Movie Review: John Carter

Andrew Stanton Does the Grand Daddy of Fantasy Epics Justice

By Tom Houseman

March 12, 2012

My breastplate is better than yours.

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You can't half-ass an adaptation of the John Carter of Mars series. It is a sprawling epic on par with Lord of the Rings in terms of scope, if not necessarily literary pedigree. In order to bring Edgar Rice Burroughs' saga to the big screen you have to go all out, and I can think of nobody better to helm John Carter than Andrew Stanton. Stanton's live-action directorial debut brings to life A Princess of Mars, the first novel in the Barsoom series, and in doing so creates one of the most visually stunning films of the last several years. Even more impressively, he does not sacrifice the story that he is trying to tell in doing so.

The advantage of adapting a book, rather than a theme park or an action figure, is that there is already a story and structure in place from which to draw, which means you do not have to lazily make everything up as you go along. The disadvantage, of course, is that books tend to be much more densely plotted than movies, which can make it difficult to keep the story intact while cutting enough of the book to keep the film manageable. I have not read A Princess of Mars so I have no idea whether or not it is particularly difficult to translate its story to the big screen, but I have seen enough Hollywood epics to know that very often the story is either so flimsy it floats away or so bloated that it collapses under its own weight. John Carter, by comparison, has just the right amount of heft to keep moving through its 2+ hours without spinning out of control or stopping to take a nap.

Which is not to say that it is perfectly plotted and paced. Like many origin stories, there is so much that is needed to set up the story that the opening sequences drag and there seems to be a need to wrap everything up so abruptly that the end feels rushed. But in between is a well crafted story that moves efficiently and smartly wastes very little time on exposition. Stanton does not feel the need to hand us all of the information right off the bat, and it is worth being a little bit lost at times for the sake of keeping the film moving efficiently. There are several leaps of logic (including quite a few with actual leaping) that might be distracting if you choose to focus on them, but they are surprisingly easy to ignore if you immerse yourself fully in the story and the world created by the film.


It is wonderful that John Carter does not merely slough through its plot to get to the fights, but when it does get to those action scenes, Stanton's visual mastery shines. There are several enormous battles that rival anything from The Lord of the Rings, often taking place simultaneously on land and in the air. The combination of live-action and CGI is superb and flows so smoothly that it all seems real. Unlike most Hollywood blockbusters, the battle sequences are not orgies of loud noises and flashing colors, but have a cohesion and narrative to them that, with the addition of some really outstanding visual effects, makes them mesmerizing.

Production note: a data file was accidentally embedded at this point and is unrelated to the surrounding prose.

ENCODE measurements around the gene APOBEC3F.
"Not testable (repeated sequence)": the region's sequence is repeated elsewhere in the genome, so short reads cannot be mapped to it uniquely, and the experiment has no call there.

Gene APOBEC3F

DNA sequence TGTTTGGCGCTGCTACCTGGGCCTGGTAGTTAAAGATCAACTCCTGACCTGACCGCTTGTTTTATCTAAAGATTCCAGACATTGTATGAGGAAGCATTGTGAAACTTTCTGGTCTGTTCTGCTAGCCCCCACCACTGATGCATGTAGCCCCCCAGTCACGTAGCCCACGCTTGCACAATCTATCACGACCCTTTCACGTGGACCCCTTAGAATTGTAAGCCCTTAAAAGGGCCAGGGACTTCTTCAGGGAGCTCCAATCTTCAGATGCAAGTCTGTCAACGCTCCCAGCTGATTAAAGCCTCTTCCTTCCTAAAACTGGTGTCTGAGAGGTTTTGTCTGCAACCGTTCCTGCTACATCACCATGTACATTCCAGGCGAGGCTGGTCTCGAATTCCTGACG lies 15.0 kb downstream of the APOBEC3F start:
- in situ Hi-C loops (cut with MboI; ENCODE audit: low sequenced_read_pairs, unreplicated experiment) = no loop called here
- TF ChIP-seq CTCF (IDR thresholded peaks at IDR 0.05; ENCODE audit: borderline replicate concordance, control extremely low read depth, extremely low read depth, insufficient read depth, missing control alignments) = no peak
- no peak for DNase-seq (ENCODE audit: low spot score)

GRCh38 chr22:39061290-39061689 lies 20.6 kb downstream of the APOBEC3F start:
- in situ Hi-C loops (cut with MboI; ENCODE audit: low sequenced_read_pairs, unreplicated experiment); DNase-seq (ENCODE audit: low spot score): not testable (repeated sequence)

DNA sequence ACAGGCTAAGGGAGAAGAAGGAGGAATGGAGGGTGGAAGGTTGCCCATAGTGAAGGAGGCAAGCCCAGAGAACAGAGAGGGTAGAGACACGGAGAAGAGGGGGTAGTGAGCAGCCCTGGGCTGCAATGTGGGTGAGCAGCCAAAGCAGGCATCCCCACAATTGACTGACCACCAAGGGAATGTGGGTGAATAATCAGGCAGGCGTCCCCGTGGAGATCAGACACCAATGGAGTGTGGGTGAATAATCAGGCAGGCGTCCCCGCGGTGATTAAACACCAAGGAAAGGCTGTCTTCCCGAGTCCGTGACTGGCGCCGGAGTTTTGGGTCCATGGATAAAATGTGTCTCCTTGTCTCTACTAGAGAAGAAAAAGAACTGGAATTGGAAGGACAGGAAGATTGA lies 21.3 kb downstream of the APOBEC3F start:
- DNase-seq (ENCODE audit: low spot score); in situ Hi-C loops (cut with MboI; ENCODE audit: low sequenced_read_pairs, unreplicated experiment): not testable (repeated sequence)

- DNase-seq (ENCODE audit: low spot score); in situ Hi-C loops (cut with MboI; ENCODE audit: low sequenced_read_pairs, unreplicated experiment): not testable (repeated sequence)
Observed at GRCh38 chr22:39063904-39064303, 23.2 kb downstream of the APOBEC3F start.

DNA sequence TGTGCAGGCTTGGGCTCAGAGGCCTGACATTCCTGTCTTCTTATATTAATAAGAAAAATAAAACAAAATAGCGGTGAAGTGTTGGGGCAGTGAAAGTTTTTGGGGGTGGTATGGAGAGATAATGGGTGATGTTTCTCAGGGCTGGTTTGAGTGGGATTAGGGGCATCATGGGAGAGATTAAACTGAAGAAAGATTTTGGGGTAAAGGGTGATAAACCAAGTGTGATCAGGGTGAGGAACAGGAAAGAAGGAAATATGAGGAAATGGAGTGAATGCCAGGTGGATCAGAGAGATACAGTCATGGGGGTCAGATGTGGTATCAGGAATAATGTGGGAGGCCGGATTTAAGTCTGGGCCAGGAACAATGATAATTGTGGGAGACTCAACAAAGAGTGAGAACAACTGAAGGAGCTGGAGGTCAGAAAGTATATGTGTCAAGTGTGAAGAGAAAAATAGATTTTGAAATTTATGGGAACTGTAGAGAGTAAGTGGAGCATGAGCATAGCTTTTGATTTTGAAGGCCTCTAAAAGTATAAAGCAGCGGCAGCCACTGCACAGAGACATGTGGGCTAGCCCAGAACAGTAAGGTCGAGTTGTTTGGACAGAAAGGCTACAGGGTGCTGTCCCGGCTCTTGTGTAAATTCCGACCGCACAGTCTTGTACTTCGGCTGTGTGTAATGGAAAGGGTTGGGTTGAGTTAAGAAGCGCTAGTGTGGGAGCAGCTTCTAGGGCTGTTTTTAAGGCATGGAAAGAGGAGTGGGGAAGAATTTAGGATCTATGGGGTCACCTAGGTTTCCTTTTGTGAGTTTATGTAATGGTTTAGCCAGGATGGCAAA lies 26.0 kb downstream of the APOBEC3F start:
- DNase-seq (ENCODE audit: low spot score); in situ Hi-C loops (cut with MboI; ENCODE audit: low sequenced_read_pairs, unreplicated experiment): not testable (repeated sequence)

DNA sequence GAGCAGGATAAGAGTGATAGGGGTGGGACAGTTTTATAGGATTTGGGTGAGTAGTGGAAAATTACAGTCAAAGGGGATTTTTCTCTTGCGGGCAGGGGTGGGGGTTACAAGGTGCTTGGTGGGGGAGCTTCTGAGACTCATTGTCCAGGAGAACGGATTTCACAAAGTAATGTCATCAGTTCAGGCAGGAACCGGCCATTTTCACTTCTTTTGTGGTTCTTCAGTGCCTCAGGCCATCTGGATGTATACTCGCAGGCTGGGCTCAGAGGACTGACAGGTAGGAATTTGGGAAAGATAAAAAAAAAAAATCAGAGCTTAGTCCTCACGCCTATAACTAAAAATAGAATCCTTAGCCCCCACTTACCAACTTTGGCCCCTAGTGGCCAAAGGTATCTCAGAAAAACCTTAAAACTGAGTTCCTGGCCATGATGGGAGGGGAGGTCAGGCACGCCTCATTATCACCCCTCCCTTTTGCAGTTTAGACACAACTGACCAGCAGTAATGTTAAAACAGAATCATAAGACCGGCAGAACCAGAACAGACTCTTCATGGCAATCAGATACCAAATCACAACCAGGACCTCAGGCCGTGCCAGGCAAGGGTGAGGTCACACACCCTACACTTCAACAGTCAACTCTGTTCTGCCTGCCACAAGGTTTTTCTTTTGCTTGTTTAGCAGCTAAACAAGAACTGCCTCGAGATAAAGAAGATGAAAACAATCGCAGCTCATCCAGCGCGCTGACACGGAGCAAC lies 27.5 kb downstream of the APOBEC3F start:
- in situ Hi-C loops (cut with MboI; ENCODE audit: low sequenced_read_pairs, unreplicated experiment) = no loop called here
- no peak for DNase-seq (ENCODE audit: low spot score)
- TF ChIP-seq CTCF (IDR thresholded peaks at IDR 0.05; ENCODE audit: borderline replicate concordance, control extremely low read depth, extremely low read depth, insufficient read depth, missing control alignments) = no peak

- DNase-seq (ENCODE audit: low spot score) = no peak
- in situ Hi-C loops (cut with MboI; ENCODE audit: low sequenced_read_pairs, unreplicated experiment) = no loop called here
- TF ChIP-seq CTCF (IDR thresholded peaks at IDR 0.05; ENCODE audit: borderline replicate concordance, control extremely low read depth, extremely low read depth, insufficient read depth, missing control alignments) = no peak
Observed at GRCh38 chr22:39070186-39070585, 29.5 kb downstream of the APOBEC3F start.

And the characters? Yes, there are characters, but that's not why anybody is seeing this movie. John Carter and Dejah Thoris (the eponymous princess of the novel) are made for each other in that they share the same dominant character trait, feistiness. Also there are lots of aliens, including the human-resembling and the grasshopper-on-steroids-resembling, and a few of them even have personalities, but even the ones who are purely evil serve their purpose satisfactorily. This is Taylor Kitsch's first starring role in a movie and he shows that he has range beyond playing the brooding Tim Riggins on Friday Night Lights. Starring in a blockbuster can be tricky business, as Jake Gyllenhaal's abysmal performance in The Prince of Persia can attest to. Kitsch has charm and charisma to spare, never overplays the dramatic moments and, most impressively, has wonderful chemistry with love interest Lynn Collins.

Of course, John Carter is going to be a very different experience to different viewers depending on their familiarity with Burroughs' work. Fanboys enter the theater with an amount of knowledge and a set of expectations that someone who has not read A Princess of Mars does not. I will leave it to the fanboys to determine whether or not Stanton has flayed their childhood, but anyone able to judge the film on its own terms will find a compelling story that is entertainingly told. John Carter is able to take itself seriously (no small feat with aliens that look like that) while adding shades of humor, a fine line that Stanton walks well. And the film is so visually inspiring that you just might drool a little watching it. This is not a great film, not a classic by any of the stretch of the imagination, but for some summer entertainment in March you can't do better.



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